Find the answer to your Linux question:
Results 1 to 2 of 2
Sorry if this has been discussed. I did a search on the forum and did not find the answer. If your search-fu is better than mine, please point me in ...
Enjoy an ad free experience by logging in. Not a member yet? Register.
  1. #1
    Just Joined!
    Join Date
    Jan 2008
    Posts
    9

    Kernel OOM from cache not being dropped


    Sorry if this has been discussed. I did a search on the forum and did not find the answer. If your search-fu is better than mine, please point me in the right direction.

    Here's the problem. Embedded system, no swap. Cache eats up all available RAM during heavy usage. This is not a problem. As soon as user-space program allocates memory, cache gives it up. Everything works as advertised.

    However, there's a 3rd party device driver that for certain operations, tries to allocate a 5th order page of physical memory. Well buddyinfo shows there are no 5th order page available -- OOM.

    But, as soon as I force a drop cache, plenty becomes available, and the operation proceeds as normal.

    So it would seem that when allocating virtual memory, cache is dropped to make that happen. When allocating physical memory, cache doesn't get dropped? That doesn't make sense, because then a full cache will make kernel drivers that require contiguous physical memory to fail, which I think is worse than having slow disk access.

    Kernel is 2.6.36, memory compaction is enabled.

    Perhaps there's some tuning parameter that I have to set?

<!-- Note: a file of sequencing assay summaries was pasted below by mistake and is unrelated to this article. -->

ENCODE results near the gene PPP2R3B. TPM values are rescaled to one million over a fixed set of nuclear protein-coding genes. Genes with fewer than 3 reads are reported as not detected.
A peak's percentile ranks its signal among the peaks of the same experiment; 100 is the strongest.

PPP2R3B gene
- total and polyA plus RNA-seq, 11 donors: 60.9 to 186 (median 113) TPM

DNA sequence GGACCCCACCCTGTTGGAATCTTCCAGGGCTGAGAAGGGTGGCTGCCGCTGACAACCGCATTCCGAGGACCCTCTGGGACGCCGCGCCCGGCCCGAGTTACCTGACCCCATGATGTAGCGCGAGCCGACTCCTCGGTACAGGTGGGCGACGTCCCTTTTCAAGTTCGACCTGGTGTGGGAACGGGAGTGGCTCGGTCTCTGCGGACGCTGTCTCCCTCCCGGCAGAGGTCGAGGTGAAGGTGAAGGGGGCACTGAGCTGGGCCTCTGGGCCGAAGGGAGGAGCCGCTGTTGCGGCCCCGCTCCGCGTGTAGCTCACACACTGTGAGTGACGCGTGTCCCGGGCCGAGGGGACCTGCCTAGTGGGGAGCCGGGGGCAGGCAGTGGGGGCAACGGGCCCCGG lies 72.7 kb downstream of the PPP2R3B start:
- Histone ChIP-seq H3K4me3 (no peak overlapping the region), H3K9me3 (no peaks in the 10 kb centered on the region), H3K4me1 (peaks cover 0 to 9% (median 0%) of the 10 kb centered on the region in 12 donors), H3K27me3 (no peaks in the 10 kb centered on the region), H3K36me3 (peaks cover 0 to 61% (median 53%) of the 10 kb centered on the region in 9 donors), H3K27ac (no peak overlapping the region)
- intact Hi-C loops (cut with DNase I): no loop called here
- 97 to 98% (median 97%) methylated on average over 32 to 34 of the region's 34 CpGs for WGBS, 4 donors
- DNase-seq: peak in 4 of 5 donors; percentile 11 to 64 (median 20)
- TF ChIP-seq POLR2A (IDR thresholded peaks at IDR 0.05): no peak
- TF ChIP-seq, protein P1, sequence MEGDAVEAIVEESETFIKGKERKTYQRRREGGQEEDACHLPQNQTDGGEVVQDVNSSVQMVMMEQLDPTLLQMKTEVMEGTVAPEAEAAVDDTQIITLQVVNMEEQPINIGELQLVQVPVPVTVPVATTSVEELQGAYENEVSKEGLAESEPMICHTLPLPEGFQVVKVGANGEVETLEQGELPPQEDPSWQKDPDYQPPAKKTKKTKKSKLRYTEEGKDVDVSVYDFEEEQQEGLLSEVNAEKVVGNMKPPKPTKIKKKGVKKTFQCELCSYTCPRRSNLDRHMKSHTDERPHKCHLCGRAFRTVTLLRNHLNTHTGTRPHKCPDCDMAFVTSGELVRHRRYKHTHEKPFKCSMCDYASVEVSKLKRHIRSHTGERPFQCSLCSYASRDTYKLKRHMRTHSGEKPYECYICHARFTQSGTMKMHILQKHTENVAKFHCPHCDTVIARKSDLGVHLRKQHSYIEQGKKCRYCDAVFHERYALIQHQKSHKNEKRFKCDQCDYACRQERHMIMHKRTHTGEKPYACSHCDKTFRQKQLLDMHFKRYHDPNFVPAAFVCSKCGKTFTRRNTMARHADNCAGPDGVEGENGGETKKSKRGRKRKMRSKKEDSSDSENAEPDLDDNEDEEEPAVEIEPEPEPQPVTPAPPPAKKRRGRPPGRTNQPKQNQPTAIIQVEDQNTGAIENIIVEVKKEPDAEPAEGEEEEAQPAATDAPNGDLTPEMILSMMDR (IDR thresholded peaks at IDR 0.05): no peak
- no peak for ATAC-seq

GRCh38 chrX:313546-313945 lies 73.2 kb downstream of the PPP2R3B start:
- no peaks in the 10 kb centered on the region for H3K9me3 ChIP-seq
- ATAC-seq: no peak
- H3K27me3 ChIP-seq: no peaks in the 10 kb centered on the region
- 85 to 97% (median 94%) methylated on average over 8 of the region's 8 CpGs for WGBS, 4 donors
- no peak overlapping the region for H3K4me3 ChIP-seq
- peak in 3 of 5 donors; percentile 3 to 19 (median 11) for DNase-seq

Thanks!

  2. #2
    Linux Guru Rubberman's Avatar
    Join Date
    Apr 2009
    Location
    I can be found either 40 miles west of Chicago, in Chicago, or in a galaxy far, far away.
    Posts
    11,754
    It sounds like a driver bug to me. The driver should detect the OOM situation and ask the kernel to release adequate cache. I'm not sure what the instructions are for that. You could make the argument that the kernel should deal with that, but the answer to that is "it depends"... It depends upon what mechanisms the driver is using to allocate memory, and what errors it is returning to the kernel itself.

    Of course, not knowing what device and driver you are using, and not having any of the associated source code to examine, this is all just speculative.
    Sometimes, real fast is almost as good as real time.
    Just remember, Semper Gumbi - always be flexible!

Posting Permissions

  • You may not post new threads
  • You may not post replies
  • You may not post attachments
  • You may not edit your posts
  •